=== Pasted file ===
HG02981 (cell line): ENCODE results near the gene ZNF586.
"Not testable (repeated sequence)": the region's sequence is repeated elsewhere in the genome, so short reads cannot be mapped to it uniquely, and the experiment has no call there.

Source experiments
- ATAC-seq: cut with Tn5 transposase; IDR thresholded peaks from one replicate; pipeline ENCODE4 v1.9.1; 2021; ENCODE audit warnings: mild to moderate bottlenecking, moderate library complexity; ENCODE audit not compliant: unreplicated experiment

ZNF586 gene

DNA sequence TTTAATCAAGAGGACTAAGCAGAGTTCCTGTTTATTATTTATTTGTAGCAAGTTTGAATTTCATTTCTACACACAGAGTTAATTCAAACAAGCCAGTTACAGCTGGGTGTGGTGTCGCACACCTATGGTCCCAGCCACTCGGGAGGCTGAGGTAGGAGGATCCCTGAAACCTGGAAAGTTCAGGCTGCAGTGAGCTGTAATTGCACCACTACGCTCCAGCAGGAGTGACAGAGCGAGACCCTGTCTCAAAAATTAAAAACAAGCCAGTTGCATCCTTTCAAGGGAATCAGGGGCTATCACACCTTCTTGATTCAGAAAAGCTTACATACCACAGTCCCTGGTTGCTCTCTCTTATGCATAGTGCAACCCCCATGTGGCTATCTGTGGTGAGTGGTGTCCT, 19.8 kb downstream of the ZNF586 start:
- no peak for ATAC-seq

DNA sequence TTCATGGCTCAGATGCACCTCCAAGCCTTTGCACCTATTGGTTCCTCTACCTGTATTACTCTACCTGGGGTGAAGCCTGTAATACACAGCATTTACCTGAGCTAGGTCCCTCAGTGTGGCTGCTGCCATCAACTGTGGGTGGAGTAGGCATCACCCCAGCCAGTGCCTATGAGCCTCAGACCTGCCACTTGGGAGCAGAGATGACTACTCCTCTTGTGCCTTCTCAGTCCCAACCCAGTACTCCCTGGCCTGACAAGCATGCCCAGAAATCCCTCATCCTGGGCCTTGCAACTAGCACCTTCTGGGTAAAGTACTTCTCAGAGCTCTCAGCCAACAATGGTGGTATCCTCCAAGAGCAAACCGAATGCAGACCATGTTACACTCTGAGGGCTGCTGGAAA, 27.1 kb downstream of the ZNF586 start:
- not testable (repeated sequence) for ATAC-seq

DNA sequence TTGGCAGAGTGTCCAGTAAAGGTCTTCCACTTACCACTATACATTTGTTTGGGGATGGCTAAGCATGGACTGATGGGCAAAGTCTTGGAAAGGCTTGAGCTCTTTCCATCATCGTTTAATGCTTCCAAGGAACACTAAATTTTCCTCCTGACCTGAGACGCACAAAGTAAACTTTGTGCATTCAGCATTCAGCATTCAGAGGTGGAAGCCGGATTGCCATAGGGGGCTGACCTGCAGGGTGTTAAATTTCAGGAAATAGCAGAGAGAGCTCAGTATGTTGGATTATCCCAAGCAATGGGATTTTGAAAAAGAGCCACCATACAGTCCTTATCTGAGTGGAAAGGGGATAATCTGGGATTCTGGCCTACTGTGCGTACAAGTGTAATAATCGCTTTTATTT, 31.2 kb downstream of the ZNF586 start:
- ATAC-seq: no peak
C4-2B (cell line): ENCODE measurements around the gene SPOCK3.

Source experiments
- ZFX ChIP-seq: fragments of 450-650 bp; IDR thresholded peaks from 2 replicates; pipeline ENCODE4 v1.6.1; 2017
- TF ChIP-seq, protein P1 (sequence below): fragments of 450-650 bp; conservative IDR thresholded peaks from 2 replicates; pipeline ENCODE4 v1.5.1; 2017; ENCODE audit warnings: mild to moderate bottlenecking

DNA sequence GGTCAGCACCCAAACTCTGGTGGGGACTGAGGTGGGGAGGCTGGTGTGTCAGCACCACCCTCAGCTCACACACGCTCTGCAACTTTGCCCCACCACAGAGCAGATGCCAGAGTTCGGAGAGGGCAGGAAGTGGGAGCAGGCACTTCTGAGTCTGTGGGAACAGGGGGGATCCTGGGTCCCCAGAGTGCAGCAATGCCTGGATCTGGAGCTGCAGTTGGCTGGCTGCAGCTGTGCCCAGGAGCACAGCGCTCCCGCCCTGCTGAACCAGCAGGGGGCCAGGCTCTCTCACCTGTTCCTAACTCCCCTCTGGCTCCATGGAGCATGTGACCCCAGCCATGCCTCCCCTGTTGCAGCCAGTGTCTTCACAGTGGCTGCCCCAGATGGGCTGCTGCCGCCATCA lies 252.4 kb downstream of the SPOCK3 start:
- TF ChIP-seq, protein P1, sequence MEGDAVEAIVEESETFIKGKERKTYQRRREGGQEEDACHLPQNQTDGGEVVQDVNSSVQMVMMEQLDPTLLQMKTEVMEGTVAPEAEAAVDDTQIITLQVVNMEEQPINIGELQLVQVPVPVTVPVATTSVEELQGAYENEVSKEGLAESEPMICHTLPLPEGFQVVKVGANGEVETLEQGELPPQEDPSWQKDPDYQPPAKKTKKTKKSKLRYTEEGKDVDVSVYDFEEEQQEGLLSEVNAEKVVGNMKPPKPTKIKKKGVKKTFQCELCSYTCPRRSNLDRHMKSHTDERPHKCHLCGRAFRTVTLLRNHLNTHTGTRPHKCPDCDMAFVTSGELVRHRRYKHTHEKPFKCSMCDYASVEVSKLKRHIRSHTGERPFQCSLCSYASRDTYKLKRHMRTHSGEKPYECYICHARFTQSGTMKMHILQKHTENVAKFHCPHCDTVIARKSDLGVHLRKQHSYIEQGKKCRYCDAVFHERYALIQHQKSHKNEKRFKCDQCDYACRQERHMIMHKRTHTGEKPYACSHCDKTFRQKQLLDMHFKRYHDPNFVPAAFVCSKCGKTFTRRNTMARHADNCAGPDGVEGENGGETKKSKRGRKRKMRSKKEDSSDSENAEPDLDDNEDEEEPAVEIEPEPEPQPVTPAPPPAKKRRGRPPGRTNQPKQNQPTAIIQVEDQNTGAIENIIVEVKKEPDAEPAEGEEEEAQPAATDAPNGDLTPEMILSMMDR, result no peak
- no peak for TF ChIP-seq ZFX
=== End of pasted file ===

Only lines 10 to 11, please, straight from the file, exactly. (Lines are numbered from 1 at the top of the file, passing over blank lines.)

DNA sequence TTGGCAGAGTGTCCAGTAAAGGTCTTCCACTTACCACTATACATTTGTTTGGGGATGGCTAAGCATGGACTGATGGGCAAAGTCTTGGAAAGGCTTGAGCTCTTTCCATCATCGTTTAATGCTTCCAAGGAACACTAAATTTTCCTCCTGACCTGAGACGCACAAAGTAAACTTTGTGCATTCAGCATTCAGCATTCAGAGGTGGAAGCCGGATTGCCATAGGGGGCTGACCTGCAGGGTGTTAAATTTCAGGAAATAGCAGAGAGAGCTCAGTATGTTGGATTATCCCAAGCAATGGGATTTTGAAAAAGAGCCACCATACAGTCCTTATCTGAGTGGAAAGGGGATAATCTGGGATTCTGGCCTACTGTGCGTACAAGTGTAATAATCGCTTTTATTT, 31.2 kb downstream of the ZNF586 start:
- ATAC-seq: no peak